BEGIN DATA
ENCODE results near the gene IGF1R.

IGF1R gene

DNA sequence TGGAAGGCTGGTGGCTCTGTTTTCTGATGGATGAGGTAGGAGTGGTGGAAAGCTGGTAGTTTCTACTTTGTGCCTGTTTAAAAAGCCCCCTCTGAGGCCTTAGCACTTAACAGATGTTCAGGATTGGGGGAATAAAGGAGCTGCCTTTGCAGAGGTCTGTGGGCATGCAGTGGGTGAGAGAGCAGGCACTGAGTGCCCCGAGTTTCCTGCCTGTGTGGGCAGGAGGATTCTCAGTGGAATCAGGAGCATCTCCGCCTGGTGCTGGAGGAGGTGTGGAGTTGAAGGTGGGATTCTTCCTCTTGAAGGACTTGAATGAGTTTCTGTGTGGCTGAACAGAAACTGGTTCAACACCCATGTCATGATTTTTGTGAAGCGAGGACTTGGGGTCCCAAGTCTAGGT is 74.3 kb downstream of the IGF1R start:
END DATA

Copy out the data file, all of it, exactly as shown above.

ENCODE results near the gene IGF1R.

IGF1R gene

DNA sequence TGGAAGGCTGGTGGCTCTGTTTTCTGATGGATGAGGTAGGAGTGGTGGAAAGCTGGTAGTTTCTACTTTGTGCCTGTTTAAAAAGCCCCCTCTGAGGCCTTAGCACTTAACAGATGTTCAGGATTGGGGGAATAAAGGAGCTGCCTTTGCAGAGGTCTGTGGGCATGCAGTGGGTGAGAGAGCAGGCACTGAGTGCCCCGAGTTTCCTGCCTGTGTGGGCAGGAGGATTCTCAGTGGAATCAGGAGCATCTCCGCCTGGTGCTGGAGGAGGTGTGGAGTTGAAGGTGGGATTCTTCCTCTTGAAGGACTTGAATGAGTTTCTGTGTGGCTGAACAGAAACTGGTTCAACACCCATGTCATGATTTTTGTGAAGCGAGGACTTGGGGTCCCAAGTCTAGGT is 74.3 kb downstream of the IGF1R start: